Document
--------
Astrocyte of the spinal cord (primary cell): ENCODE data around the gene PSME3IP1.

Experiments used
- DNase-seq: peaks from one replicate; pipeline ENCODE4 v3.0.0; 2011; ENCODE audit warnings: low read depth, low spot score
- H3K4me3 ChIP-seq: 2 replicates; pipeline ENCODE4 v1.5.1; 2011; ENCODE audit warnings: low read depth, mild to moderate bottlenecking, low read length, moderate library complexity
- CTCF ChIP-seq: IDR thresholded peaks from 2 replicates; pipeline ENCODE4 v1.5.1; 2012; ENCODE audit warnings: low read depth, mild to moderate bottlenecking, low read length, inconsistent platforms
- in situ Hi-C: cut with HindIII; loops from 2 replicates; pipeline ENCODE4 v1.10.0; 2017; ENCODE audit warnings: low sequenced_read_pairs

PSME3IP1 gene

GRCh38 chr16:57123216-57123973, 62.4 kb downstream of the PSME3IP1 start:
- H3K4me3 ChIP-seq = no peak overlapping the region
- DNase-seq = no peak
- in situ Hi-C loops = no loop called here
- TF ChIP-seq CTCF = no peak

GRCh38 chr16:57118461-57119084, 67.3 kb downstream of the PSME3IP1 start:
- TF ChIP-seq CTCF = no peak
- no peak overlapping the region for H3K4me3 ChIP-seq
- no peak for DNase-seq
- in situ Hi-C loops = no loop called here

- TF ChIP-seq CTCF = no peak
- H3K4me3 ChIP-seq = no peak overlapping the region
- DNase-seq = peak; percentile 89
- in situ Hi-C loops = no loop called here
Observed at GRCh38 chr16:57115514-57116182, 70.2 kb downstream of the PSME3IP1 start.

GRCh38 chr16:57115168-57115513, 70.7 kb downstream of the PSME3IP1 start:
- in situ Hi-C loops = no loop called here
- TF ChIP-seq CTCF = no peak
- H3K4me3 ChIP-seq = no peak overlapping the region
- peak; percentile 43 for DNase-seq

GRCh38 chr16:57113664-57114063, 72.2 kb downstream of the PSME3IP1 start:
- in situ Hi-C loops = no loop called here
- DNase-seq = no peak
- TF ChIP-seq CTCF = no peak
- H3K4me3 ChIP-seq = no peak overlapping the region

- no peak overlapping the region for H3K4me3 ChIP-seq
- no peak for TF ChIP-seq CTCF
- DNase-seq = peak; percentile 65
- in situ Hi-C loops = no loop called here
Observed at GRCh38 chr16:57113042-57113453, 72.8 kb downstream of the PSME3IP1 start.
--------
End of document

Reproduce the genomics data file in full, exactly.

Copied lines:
Astrocyte of the spinal cord (primary cell): ENCODE data around the gene PSME3IP1.

Experiments used
- DNase-seq: peaks from one replicate; pipeline ENCODE4 v3.0.0; 2011; ENCODE audit warnings: low read depth, low spot score
- H3K4me3 ChIP-seq: 2 replicates; pipeline ENCODE4 v1.5.1; 2011; ENCODE audit warnings: low read depth, mild to moderate bottlenecking, low read length, moderate library complexity
- CTCF ChIP-seq: IDR thresholded peaks from 2 replicates; pipeline ENCODE4 v1.5.1; 2012; ENCODE audit warnings: low read depth, mild to moderate bottlenecking, low read length, inconsistent platforms
- in situ Hi-C: cut with HindIII; loops from 2 replicates; pipeline ENCODE4 v1.10.0; 2017; ENCODE audit warnings: low sequenced_read_pairs

PSME3IP1 gene

GRCh38 chr16:57123216-57123973, 62.4 kb downstream of the PSME3IP1 start:
- H3K4me3 ChIP-seq = no peak overlapping the region
- DNase-seq = no peak
- in situ Hi-C loops = no loop called here
- TF ChIP-seq CTCF = no peak

GRCh38 chr16:57118461-57119084, 67.3 kb downstream of the PSME3IP1 start:
- TF ChIP-seq CTCF = no peak
- no peak overlapping the region for H3K4me3 ChIP-seq
- no peak for DNase-seq
- in situ Hi-C loops = no loop called here

- TF ChIP-seq CTCF = no peak
- H3K4me3 ChIP-seq = no peak overlapping the region
- DNase-seq = peak; percentile 89
- in situ Hi-C loops = no loop called here
Observed at GRCh38 chr16:57115514-57116182, 70.2 kb downstream of the PSME3IP1 start.

GRCh38 chr16:57115168-57115513, 70.7 kb downstream of the PSME3IP1 start:
- in situ Hi-C loops = no loop called here
- TF ChIP-seq CTCF = no peak
- H3K4me3 ChIP-seq = no peak overlapping the region
- peak; percentile 43 for DNase-seq

GRCh38 chr16:57113664-57114063, 72.2 kb downstream of the PSME3IP1 start:
- in situ Hi-C loops = no loop called here
- DNase-seq = no peak
- TF ChIP-seq CTCF = no peak
- H3K4me3 ChIP-seq = no peak overlapping the region

- no peak overlapping the region for H3K4me3 ChIP-seq
- no peak for TF ChIP-seq CTCF
- DNase-seq = peak; percentile 65
- in situ Hi-C loops = no loop called here
Observed at GRCh38 chr16:57113042-57113453, 72.8 kb downstream of the PSME3IP1 start.